In regards to just leaving the country. Well, sometimes if working in feature, you can be asked to have hiatus for lets say 6 months, and you might still be under contract. Having an offer to come back working after 6 months. In that time you are not legible for any benefits in America even though you have paid into the social system. Also, in that amount of time, you can of cause not claim for any help in Europe, as your home address now are in America. Very logical.
So basically you of cause can not claim pension or benefits from 2 different countries.
Again you can not claim any benefits from your new country (America), while on hiatus, even though you are paying lots of money into the system. So having a career in animation comming from Europe is not as easy as it might seem.
Hope that explains it a little bit -

Anonymous said...

anom #4, there is an anti-foreigner smell to a few of the posts here, including yours. Anom#3 was not being rude at all!

It is quite unfair that after paying for unemployment for the entire time you're working, you don't qualify for unemployment insurance. And the time you have to leave the US is two weeks.


Anonymous said...

Actually, I know someone who had less than a week to leave the country! After one of the major companies pulled a contract back, after the person had gotten ill. - The person had tried for years to obtain a green-card but the company’s attorney (at the time) kept delaying correspondence to the persons personal attorney, with required paperwork for immigration. That way the company kept the person in a golden cage.
Let’s just say the company has a fun Panda running around.

Anonymous said...

You're right. Anonymous 2 saying, "Okay, we get it! You do not like foreigners in the American animation industry. Let’s all make the American animation industry small and narrow minded, even more than it already is. ??!!!??!!" isn't rude at all.

That person just insulted and bit the hand that feeds them.


Anonymous said...

No, that's not rude. Thats an opinion, and last I heard, there was freedom of opinion in the US. Unless I didnt get the memo...

When americans go elsehwere to work, that's seen as adventurous,sharing knowledge, etc; when foreigners come to the US to render their services, it's seem like displacing other americans.

Anonymous said...

I too sense a certain hostility towards 'foreigners' in this Blog. It deeply concerns me.
As Union-members I believe we should stick together, brothers and sisters, and focus on the essential of our problems. Is it 'foreigners' being our co-workers? I do not think so. Are they threatening our careers? I do not think so. Should we focus on the large corporations instead, outsourcing work by large numbers claming it is unavoidable?…???
I look at my fellow 'foreign' colleges and friends, as an extra flavor in the workplace. How come we can’t focus on sticking together on issues like having a strike for instance, towards some of these companies.
Despite the worldwide financial crises, - where do we keep our moral? Many 'foreigners' in our industry are paying high prices to come to our country to work, and this is the thank they are getting. Working hard and paying dues and taxes. Some of them not even legible to claim any help themselves when needed. It’s absurd. Hollywood is not exactly known in rest of the world, for allowing foreign films into the field of corporate America. We have to ask ourselves why 'foreigners' come here. Maybe because this is where the animation industry is more or less blooming. Some 'foreigners' working here are highly skilled. It is humans we are talking about here. Talking about 'foreigners' like a piece of garbage you just throw out when used, makes me sometimes wonder if we are living back in the South…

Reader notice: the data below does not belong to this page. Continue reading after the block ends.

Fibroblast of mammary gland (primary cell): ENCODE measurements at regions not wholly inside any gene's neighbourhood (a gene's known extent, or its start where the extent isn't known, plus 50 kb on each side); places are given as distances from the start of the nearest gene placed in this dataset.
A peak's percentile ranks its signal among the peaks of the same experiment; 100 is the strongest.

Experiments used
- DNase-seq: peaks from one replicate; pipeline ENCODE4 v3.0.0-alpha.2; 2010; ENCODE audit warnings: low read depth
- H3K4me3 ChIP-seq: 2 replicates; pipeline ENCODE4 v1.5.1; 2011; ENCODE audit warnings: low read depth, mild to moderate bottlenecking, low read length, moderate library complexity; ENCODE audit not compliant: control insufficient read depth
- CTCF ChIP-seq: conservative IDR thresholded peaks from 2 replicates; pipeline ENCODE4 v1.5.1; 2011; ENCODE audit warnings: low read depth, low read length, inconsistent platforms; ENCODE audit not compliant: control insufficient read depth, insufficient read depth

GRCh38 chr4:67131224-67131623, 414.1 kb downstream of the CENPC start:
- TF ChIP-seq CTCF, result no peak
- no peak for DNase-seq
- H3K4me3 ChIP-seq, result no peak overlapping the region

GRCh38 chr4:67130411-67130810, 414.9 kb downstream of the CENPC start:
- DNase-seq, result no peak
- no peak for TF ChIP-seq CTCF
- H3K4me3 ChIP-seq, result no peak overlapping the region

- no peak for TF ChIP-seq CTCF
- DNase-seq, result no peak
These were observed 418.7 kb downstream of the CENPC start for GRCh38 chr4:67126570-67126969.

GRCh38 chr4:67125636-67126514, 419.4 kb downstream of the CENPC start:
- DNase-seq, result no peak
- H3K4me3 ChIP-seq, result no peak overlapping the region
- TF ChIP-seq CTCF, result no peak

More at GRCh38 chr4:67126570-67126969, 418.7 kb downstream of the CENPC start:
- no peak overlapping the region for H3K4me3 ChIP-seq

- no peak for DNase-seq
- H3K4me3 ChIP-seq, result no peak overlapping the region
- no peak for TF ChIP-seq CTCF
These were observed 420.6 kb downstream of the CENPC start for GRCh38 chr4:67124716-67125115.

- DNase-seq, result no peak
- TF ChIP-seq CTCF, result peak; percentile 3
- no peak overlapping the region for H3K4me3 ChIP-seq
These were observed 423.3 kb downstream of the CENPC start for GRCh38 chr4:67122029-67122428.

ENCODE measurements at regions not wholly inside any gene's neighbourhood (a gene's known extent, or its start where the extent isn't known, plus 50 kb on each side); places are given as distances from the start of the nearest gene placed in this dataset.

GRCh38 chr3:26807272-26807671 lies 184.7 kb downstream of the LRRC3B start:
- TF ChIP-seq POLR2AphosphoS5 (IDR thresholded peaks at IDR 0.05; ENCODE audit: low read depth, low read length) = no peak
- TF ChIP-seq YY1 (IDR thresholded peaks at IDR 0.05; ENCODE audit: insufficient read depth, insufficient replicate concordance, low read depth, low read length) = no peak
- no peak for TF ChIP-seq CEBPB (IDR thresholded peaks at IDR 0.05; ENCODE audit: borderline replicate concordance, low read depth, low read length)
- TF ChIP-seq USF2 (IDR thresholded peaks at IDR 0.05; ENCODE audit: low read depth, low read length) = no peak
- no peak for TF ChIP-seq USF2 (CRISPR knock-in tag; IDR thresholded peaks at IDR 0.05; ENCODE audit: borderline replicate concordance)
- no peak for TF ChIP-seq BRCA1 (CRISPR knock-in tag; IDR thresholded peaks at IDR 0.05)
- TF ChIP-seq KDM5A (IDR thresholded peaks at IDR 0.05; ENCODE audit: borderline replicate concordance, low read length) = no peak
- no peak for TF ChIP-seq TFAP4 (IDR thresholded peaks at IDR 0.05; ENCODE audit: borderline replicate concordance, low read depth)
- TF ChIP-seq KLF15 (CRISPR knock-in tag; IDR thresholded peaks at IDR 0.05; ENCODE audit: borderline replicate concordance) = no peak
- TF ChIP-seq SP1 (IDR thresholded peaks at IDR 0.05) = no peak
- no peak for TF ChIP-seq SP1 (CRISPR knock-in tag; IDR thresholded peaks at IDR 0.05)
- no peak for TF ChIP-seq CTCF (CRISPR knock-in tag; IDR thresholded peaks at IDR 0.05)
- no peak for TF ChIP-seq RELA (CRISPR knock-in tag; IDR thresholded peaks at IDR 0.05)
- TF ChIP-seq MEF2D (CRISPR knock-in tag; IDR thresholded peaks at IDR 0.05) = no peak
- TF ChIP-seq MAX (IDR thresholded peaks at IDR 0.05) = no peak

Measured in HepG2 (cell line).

Anonymous said...

"No, that's not rude. Thats an opinion, and last I heard, there was freedom of opinion in the US. Unless I didnt get the memo..."

Right. It's an opinion just like the one previous to that. It's a two way street. And yet the first opinion was attacked.


" Talking about 'foreigners' like a piece of garbage you just throw out when used, makes me sometimes wonder if we are living back in the South…"

No one said anything remotely close to that. The most aggressive language was from Anonymous 3 with all the exclamation points and accusations... err i mean "opinions".

Real nice.

Anonymous said...

US animation companies hire foreigners because they cost less. US animation companies send their projects to foreign countries because they cost less. I'm just wondering, if you Americans had to choose, which would you prefer?

Anonymous said...

I think this all started with the comment about Imageworks.

Imageworks is not a Union house.

Walk in there and you'll see visa workers are paid very well with top notch benefits and more secure staff positions that are less vulnerable to lay offs than production hires aka show hires who have inferior benefits and no holiday pay as well as sick pay last time I checked.

So instead of attacking someone for pointing out the inequities of the situation of a non-Union house, how about starting from that doesn't sound right...

I'm all for everyone being on the same playing field no matter where they're from.